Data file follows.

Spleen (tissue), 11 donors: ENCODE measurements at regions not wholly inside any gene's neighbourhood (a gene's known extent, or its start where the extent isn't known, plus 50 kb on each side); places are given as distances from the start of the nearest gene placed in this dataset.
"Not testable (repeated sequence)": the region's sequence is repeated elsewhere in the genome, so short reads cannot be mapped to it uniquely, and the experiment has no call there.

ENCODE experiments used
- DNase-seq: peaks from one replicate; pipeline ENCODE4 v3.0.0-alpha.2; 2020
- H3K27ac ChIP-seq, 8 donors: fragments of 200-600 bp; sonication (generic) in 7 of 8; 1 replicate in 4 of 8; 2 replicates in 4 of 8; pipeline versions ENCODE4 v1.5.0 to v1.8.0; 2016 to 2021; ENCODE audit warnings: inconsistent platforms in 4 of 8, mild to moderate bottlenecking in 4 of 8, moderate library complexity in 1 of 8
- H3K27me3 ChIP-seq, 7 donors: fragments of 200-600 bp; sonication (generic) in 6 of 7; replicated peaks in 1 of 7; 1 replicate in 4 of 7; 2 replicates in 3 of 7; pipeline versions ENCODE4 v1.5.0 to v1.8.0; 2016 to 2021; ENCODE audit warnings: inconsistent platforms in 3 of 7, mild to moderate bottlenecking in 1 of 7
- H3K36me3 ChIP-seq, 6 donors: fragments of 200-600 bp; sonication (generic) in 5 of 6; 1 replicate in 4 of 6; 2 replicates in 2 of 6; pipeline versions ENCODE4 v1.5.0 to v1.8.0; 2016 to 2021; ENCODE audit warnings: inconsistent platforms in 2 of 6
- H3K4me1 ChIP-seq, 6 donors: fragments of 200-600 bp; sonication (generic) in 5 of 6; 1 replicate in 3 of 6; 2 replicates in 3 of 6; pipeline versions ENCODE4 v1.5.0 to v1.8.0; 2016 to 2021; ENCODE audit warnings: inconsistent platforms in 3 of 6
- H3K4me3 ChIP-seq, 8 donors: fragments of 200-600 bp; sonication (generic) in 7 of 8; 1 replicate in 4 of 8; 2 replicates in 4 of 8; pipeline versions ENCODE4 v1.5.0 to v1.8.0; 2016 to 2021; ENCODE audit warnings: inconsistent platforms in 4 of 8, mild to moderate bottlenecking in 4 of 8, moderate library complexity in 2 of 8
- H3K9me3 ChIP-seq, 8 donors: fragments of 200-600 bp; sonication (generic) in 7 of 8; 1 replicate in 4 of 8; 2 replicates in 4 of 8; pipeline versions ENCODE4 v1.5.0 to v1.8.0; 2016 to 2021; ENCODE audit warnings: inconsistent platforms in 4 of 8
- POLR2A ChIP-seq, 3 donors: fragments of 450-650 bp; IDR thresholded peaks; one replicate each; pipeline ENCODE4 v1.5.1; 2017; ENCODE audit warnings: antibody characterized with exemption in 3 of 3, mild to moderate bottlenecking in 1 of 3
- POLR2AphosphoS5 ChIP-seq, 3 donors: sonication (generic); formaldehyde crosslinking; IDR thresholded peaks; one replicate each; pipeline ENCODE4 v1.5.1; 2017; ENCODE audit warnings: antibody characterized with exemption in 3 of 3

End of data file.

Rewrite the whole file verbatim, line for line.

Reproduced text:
Spleen (tissue), 11 donors: ENCODE measurements at regions not wholly inside any gene's neighbourhood (a gene's known extent, or its start where the extent isn't known, plus 50 kb on each side); places are given as distances from the start of the nearest gene placed in this dataset.
"Not testable (repeated sequence)": the region's sequence is repeated elsewhere in the genome, so short reads cannot be mapped to it uniquely, and the experiment has no call there.

ENCODE experiments used
- DNase-seq: peaks from one replicate; pipeline ENCODE4 v3.0.0-alpha.2; 2020
- H3K27ac ChIP-seq, 8 donors: fragments of 200-600 bp; sonication (generic) in 7 of 8; 1 replicate in 4 of 8; 2 replicates in 4 of 8; pipeline versions ENCODE4 v1.5.0 to v1.8.0; 2016 to 2021; ENCODE audit warnings: inconsistent platforms in 4 of 8, mild to moderate bottlenecking in 4 of 8, moderate library complexity in 1 of 8
- H3K27me3 ChIP-seq, 7 donors: fragments of 200-600 bp; sonication (generic) in 6 of 7; replicated peaks in 1 of 7; 1 replicate in 4 of 7; 2 replicates in 3 of 7; pipeline versions ENCODE4 v1.5.0 to v1.8.0; 2016 to 2021; ENCODE audit warnings: inconsistent platforms in 3 of 7, mild to moderate bottlenecking in 1 of 7
- H3K36me3 ChIP-seq, 6 donors: fragments of 200-600 bp; sonication (generic) in 5 of 6; 1 replicate in 4 of 6; 2 replicates in 2 of 6; pipeline versions ENCODE4 v1.5.0 to v1.8.0; 2016 to 2021; ENCODE audit warnings: inconsistent platforms in 2 of 6
- H3K4me1 ChIP-seq, 6 donors: fragments of 200-600 bp; sonication (generic) in 5 of 6; 1 replicate in 3 of 6; 2 replicates in 3 of 6; pipeline versions ENCODE4 v1.5.0 to v1.8.0; 2016 to 2021; ENCODE audit warnings: inconsistent platforms in 3 of 6
- H3K4me3 ChIP-seq, 8 donors: fragments of 200-600 bp; sonication (generic) in 7 of 8; 1 replicate in 4 of 8; 2 replicates in 4 of 8; pipeline versions ENCODE4 v1.5.0 to v1.8.0; 2016 to 2021; ENCODE audit warnings: inconsistent platforms in 4 of 8, mild to moderate bottlenecking in 4 of 8, moderate library complexity in 2 of 8
- H3K9me3 ChIP-seq, 8 donors: fragments of 200-600 bp; sonication (generic) in 7 of 8; 1 replicate in 4 of 8; 2 replicates in 4 of 8; pipeline versions ENCODE4 v1.5.0 to v1.8.0; 2016 to 2021; ENCODE audit warnings: inconsistent platforms in 4 of 8
- POLR2A ChIP-seq, 3 donors: fragments of 450-650 bp; IDR thresholded peaks; one replicate each; pipeline ENCODE4 v1.5.1; 2017; ENCODE audit warnings: antibody characterized with exemption in 3 of 3, mild to moderate bottlenecking in 1 of 3
- POLR2AphosphoS5 ChIP-seq, 3 donors: sonication (generic); formaldehyde crosslinking; IDR thresholded peaks; one replicate each; pipeline ENCODE4 v1.5.1; 2017; ENCODE audit warnings: antibody characterized with exemption in 3 of 3